The big headline from Monday's House Intelligence Committee hearing is that FBI Director James Comey confirmed the existence of an ongoing investigation into potential connections between Donald Trump's campaign and Russian intelligence. This is a bad headline for the Republicans on the committee, because Donald Trump is a Republican. So they are earnestly trying to pretend that the hearing is actually about the inappropriateness of leaking classified information to the press, specifically the information that was leaked to the Washington Post about what U.S. surveillance had uncovered about former national security adviser Michael Flynn's pre-inauguration contact with Sergey Kislyak, the Russian ambassador to the United States. Here's South Carolina Rep. Trey Gowdy on the issue:
The way I view it, Director Comey, the American people have an agreement with the government. We are going to give you the tools to keep us safe, even if it infringes on privacy some. We are going to give you the tools, and government in return promises to safeguard the privacy of U.S. citizens. And when that deal is broken, it jeopardizes American trust in these surveillance programs.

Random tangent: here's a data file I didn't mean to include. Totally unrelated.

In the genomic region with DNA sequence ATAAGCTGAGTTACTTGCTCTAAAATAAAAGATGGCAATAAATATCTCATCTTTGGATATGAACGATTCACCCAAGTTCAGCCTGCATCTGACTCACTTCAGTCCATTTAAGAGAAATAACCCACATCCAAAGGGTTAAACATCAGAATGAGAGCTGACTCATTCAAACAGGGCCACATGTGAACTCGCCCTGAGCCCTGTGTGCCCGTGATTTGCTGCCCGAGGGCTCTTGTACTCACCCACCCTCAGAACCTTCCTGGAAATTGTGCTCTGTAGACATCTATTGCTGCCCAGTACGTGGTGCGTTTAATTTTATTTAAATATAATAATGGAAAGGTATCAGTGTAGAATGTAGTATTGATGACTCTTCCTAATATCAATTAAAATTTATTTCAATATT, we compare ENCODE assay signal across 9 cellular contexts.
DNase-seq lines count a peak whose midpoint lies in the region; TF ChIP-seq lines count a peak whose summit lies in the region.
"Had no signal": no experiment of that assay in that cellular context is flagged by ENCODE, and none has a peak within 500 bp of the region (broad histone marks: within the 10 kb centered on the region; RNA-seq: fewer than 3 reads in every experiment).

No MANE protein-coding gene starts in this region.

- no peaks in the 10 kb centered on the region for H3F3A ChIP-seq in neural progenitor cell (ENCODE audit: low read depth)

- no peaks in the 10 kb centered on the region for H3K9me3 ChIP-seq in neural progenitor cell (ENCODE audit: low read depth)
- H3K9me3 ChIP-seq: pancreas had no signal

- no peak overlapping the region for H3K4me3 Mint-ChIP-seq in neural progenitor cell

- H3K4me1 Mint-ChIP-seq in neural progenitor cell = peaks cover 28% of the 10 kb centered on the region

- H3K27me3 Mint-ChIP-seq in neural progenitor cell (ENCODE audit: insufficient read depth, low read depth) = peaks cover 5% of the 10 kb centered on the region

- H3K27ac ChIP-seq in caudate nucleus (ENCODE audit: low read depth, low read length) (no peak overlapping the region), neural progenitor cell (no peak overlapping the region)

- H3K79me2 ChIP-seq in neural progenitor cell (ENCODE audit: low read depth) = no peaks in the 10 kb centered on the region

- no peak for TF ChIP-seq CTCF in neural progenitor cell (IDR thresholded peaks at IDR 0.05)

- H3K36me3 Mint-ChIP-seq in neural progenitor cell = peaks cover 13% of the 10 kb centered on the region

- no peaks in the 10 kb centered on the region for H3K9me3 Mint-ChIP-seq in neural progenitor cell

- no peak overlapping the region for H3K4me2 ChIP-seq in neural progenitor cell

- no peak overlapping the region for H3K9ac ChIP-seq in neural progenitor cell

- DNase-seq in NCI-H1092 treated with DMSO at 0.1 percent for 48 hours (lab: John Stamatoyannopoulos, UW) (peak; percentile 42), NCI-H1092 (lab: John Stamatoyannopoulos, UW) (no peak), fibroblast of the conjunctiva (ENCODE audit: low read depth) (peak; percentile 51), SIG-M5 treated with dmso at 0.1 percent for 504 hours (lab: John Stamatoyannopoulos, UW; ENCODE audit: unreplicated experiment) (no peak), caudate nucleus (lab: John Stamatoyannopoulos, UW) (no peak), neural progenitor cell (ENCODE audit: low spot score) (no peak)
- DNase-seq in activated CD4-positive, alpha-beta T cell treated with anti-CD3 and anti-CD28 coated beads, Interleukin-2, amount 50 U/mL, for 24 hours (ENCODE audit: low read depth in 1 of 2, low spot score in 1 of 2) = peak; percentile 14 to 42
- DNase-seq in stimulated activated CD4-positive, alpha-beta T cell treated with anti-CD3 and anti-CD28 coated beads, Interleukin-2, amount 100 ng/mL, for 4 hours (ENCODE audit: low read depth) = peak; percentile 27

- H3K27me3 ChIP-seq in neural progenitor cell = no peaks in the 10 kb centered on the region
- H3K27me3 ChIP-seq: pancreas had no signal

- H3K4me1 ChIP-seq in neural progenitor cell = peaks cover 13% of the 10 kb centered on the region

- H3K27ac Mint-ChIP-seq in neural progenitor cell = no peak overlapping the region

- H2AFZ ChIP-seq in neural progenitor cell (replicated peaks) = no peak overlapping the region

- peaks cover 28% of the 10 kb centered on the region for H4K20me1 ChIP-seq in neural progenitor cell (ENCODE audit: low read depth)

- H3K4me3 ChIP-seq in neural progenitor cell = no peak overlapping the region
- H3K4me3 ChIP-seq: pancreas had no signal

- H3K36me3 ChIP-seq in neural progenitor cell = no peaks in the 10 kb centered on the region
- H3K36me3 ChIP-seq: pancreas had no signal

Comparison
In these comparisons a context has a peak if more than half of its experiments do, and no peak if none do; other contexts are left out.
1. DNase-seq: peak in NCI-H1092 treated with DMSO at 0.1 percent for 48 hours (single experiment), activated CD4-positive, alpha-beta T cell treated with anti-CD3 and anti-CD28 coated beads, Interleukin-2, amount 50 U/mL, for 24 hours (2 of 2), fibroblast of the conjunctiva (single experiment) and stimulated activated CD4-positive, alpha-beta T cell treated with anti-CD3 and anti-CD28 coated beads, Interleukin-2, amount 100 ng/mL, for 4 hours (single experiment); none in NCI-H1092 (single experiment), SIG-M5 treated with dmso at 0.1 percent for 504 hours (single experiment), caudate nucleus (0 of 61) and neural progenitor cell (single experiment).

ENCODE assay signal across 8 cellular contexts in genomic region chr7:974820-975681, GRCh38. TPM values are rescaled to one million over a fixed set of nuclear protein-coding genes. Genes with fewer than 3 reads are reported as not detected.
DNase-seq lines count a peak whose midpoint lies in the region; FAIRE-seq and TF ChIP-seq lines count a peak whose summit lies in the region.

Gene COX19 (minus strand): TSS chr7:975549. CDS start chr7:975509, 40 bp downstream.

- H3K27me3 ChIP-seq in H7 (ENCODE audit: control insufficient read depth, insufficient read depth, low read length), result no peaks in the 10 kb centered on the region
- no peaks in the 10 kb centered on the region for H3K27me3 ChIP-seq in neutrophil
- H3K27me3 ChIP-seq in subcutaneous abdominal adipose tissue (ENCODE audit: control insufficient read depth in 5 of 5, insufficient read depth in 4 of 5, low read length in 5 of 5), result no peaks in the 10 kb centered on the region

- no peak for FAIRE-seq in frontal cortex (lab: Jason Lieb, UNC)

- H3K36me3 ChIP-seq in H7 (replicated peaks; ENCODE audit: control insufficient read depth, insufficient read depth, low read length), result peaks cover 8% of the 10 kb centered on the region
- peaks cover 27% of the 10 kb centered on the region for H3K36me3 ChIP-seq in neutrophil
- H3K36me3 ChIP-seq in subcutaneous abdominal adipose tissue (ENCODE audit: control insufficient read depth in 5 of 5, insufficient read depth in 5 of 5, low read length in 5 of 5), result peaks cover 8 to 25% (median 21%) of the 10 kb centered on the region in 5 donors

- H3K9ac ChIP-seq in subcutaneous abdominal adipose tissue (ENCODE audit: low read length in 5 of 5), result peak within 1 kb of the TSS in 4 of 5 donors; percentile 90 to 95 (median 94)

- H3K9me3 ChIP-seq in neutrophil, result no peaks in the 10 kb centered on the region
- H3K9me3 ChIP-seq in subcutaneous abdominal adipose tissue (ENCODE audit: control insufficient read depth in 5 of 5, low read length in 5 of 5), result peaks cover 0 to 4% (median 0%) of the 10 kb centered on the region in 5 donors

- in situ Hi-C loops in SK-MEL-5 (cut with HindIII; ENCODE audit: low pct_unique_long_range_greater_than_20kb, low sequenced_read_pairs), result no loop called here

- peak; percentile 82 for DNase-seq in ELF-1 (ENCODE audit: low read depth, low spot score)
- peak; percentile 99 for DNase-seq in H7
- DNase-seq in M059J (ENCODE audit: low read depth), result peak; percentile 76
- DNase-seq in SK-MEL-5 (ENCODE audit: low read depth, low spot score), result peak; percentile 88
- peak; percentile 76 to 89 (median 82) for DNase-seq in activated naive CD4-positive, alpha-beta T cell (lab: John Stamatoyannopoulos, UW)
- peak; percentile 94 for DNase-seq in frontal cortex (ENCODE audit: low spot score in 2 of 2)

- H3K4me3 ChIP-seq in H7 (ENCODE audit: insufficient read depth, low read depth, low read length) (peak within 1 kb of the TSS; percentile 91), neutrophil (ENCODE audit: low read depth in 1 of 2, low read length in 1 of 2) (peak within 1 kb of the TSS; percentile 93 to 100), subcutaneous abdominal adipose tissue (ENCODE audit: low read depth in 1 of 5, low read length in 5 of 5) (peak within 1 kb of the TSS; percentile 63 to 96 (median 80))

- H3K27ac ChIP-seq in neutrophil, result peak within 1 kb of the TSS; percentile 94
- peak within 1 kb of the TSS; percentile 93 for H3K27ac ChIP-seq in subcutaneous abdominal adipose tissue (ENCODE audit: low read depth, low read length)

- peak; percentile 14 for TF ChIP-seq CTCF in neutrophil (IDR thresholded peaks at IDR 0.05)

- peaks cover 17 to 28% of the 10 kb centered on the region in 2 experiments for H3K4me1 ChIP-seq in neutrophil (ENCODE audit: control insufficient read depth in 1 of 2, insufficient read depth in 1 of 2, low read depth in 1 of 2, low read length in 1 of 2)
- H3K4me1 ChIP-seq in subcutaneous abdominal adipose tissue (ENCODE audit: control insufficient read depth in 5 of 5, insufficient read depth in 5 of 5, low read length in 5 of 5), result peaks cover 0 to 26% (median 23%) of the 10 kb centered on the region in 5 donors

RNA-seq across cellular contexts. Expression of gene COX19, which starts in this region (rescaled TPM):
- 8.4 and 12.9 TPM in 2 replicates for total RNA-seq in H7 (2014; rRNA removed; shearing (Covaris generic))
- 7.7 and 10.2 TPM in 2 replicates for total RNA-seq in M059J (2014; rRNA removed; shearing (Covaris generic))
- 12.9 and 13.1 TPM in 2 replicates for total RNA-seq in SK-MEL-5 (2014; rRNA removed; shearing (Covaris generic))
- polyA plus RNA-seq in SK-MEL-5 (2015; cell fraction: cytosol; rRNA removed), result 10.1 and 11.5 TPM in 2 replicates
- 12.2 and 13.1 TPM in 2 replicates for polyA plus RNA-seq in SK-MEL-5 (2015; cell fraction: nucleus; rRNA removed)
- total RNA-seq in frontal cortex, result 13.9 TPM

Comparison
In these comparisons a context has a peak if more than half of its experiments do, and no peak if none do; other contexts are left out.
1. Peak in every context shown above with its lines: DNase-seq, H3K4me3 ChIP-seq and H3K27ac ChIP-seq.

Committee chairman and California Rep. Devin Nunes, Florida Rep. Tom Rooney, and New York Rep. Peter King have also asked Comey and NSA Director Mike Rogers grandstanding-type questions about how bad and dangerous leaks are. Even POTUS is getting in on the act from the White House pillow fort he uses for petulant tweeting:
NSA Director Rogers tells Congress unmasking individuals endangers national security. pic.twitter.com/jTwjPINvNh— President Trump (@POTUS) March 20, 2017
What none of these gentlemen are mentioning, of course, is that the surveillance leaks revealed that Flynn had lied when he denied having discussed U.S. sanctions against Russia with Kislyak on the day that those sanctions were announced by the Obama administration. Such a conversation, having taken place while Flynn was still technically a private citizen, might have violated U.S. law, which could be why he'd lied about it in the first place, and he resigned. Since resigning, he's become involved in a second foreign influence scandal, this one covering paid lobbying work he did on behalf of the Turkish government through a front company while he was advising Trump on matters of national security.
So, yeah, Trey Gowdy and the other Republicans aren't asking about that stuff.